Biosolids are valued as sources of plant nutrients, soil organic matter, and, in the case of alkaline-stabilized materials, liming agents (U.S. EPA, 2007; Zhang et al., 2009). The addition of organic materials enhances the biological, physical, and chemical properties of the soil with yield improvements usually being associated with increased nutrient availability (Akrivos et al., 2000; Boquet et al., 1999; Bugbee, 2002; Gilmour et al., 2003; Tester, 1989) and, sometimes, to improved soil physical properties (Klock-Moore, 2000). Recent evidence indicates that biosolids may contain BAS that enable crops to withstand environmental stresses (e.g., drought, salinity, pathogens) and/or positively affect crop growth and quality (Subler et al., 1998; Zhang et al., 2005, 2007, 2009).
Several groups of BAS (e.g., humic substances, amino acids, vitamins, hormones) have been identified and isolated from biosolids (Lemmer and Nitschke, 1994; Sanchez-Monedero et al., 1999; Zhang et al., 2005). The presence of BAS in biosolids may enhance crop production by providing plant growth regulators directly or by stimulating the activity of microbes that supply substrates and hormones. Auxin, an important phytohormone, has been shown to improve root growth and stress tolerance in turfgrasses (Zhang et al., 2009). It was found that biosolids contained auxin [indole-3-acetic acid (IAA)] at physiologically active levels (Zhang et al., 2009). Microbial production of IAA from tryptophan has been shown in a number of cases (Arshad and Frankenberger, 1993; Barea et al., 1976; Lebuhn et al., 2007). In addition, Zhang et al. (2005) measured IAA contents of the humic acid fraction of variously processed biosolids to range from 0.5 to 2.4 μg·g−1. Plant hormones, particularly IAA in the biosolids, may account for some of the beneficial effects previously reported on plant growth and physiological fitness.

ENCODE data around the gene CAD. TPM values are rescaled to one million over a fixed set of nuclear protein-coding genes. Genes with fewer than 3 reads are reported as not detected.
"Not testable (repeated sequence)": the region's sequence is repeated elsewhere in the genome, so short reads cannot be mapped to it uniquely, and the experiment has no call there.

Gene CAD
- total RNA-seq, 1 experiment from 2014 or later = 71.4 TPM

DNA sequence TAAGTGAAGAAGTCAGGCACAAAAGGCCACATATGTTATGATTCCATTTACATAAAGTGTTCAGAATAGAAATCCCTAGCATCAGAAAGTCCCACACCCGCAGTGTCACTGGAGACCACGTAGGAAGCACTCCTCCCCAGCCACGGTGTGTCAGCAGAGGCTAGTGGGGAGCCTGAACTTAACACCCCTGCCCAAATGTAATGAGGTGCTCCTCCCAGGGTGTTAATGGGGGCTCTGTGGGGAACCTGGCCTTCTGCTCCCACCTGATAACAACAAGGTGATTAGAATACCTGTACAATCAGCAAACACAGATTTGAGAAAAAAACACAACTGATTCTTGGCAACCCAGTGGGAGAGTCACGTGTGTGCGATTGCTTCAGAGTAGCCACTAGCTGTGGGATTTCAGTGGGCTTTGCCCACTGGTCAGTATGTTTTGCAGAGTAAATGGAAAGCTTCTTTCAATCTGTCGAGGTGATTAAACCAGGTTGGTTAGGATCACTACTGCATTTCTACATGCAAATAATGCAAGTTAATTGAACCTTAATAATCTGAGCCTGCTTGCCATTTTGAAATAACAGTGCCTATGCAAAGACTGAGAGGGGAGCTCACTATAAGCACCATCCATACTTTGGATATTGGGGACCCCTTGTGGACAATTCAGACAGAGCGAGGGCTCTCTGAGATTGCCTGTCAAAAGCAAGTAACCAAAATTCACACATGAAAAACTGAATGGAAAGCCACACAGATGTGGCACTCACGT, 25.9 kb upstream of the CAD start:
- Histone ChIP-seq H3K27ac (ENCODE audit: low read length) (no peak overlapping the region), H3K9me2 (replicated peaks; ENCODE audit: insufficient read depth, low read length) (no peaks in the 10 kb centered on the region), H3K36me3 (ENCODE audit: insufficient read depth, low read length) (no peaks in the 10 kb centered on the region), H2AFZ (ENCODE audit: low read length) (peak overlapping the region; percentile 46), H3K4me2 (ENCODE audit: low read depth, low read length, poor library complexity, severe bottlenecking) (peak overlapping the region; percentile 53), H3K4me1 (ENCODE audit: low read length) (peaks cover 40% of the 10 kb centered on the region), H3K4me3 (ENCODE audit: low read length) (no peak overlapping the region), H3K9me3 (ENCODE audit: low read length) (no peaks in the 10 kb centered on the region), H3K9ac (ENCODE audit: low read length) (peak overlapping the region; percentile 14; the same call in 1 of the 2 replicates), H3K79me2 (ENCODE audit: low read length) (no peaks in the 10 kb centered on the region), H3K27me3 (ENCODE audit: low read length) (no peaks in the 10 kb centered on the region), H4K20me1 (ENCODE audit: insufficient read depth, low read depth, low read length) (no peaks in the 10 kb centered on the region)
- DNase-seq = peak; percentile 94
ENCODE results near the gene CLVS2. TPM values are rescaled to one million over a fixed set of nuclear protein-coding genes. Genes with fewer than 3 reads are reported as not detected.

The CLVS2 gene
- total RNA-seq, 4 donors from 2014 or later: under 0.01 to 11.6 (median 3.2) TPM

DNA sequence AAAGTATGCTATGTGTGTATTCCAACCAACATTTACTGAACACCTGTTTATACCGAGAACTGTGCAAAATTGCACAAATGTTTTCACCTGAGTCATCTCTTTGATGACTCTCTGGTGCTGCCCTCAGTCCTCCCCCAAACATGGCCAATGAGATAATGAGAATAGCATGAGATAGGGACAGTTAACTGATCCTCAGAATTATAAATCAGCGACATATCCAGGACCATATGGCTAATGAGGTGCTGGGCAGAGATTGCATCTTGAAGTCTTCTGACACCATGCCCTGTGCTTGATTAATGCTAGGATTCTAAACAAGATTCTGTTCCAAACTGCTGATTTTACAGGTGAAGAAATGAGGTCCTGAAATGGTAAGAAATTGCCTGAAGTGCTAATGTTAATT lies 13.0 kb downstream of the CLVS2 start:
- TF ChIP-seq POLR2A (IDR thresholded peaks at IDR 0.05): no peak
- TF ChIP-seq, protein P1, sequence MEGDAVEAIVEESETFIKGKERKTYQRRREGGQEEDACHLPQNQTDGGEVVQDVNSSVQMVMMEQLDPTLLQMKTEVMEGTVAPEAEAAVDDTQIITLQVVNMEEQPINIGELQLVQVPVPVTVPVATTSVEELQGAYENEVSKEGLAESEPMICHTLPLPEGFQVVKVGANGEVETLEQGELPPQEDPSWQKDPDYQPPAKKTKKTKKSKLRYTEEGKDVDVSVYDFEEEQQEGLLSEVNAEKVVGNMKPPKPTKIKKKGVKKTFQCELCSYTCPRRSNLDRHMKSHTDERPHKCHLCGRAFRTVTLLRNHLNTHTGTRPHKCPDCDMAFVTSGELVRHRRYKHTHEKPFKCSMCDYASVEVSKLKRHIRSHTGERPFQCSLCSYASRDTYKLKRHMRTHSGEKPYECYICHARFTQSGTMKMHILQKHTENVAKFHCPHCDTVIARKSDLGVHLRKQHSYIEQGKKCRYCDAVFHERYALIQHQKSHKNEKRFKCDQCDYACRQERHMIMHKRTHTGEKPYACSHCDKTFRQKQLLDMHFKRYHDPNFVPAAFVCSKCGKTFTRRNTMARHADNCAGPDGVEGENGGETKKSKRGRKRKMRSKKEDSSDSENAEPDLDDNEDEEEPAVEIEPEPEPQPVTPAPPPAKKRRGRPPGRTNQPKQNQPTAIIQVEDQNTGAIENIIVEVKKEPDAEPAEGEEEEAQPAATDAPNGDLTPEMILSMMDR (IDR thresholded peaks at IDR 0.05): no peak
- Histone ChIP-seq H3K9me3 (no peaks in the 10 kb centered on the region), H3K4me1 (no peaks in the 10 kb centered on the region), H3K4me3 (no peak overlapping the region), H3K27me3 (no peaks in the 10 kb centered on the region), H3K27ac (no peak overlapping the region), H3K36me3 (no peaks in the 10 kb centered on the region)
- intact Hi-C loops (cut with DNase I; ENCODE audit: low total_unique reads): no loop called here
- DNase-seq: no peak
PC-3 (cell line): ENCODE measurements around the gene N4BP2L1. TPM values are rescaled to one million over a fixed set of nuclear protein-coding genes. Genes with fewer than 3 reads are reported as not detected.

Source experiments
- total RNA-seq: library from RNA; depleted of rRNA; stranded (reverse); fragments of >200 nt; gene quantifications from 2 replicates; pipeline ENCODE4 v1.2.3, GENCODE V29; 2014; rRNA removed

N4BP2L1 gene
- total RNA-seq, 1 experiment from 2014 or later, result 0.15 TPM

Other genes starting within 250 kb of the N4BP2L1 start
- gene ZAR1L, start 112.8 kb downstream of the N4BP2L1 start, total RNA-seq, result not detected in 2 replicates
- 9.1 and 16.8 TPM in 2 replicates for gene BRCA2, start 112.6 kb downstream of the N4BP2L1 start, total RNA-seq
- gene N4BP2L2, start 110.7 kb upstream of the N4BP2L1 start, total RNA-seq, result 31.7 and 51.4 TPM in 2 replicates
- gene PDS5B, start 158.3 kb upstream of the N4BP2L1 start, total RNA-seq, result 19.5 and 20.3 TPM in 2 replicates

Environmental stresses such as drought may cause damage to plant cells through production of excess reactive oxygen species (ROS) such as singlet oxygen (1O2), superoxide radical (O2–.), hydrogen peroxide (H2O2), and hydroxyl radical (OH·) (Zhang and Ervin, 2004). During drought stress, an abscisic acid signal causes stomatal closure and light-exposed, over-reduced photosynthetic systems may experience oxidative stress and overproduction of ROS. Excess ROS may cause severe damage to important cellular components such as proteins, lipids, and nucleic acids, leading to cell death. Plants have evolved a complex antioxidant defense system (i.e., enzymatic and non-enzymatic detoxification systems) for protecting cells from ROS injury.
SODs are metalloenzymes that convert O2–. to H2O2 and are considered the “primary defense” against ROS (Perl-Treves and Perl, 2002; Zhang and Schmidt, 1999, 2000). In this system, H2O2 is further reduced to water by CAT and APX. Catalase, localized in peroxisomes, scavenges H2O2 produced by glycolate oxidase in the C2 photorespiratory cycle (Perl-Treves and Perl, 2002). POD is also an important antioxidant enzyme for scavenging ROS. There is a complex signaling network governing antioxidant defense with plant hormones playing an important role in signaling plant defense responses (Strivastava, 2002).
Tall fescue, a cool-season turfgrass, is widely used for home lawns, recreational surfaces, and roadsides in the temperate to semitropical United States and experiences frequent summer drought stress. Little previous research has been reported on the impact of biosolids on antioxidant metabolism associated with drought tolerance in tall fescue. The objectives of this study were to investigate effects of biosolid applications on drought tolerance associated with antioxidant metabolism and root growth under differential soil moisture availability.
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